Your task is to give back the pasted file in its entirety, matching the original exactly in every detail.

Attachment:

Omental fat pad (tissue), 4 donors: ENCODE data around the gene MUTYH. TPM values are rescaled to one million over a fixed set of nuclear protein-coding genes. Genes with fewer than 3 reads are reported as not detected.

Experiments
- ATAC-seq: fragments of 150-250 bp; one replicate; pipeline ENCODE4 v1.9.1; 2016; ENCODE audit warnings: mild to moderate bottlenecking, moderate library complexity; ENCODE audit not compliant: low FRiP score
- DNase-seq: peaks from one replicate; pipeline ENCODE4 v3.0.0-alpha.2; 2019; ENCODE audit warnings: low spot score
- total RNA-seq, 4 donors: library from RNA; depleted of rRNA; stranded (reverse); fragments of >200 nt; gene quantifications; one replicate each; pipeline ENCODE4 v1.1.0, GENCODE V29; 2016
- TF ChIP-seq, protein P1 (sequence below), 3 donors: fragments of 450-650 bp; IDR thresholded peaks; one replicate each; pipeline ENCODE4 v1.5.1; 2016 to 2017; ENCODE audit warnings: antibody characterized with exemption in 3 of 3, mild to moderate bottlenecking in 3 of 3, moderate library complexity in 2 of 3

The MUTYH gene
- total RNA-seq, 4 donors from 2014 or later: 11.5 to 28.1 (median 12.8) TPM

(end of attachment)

Omental fat pad (tissue), 4 donors: ENCODE data around the gene MUTYH. TPM values are rescaled to one million over a fixed set of nuclear protein-coding genes. Genes with fewer than 3 reads are reported as not detected.

Experiments
- ATAC-seq: fragments of 150-250 bp; one replicate; pipeline ENCODE4 v1.9.1; 2016; ENCODE audit warnings: mild to moderate bottlenecking, moderate library complexity; ENCODE audit not compliant: low FRiP score
- DNase-seq: peaks from one replicate; pipeline ENCODE4 v3.0.0-alpha.2; 2019; ENCODE audit warnings: low spot score
- total RNA-seq, 4 donors: library from RNA; depleted of rRNA; stranded (reverse); fragments of >200 nt; gene quantifications; one replicate each; pipeline ENCODE4 v1.1.0, GENCODE V29; 2016
- TF ChIP-seq, protein P1 (sequence below), 3 donors: fragments of 450-650 bp; IDR thresholded peaks; one replicate each; pipeline ENCODE4 v1.5.1; 2016 to 2017; ENCODE audit warnings: antibody characterized with exemption in 3 of 3, mild to moderate bottlenecking in 3 of 3, moderate library complexity in 2 of 3

The MUTYH gene
- total RNA-seq, 4 donors from 2014 or later: 11.5 to 28.1 (median 12.8) TPM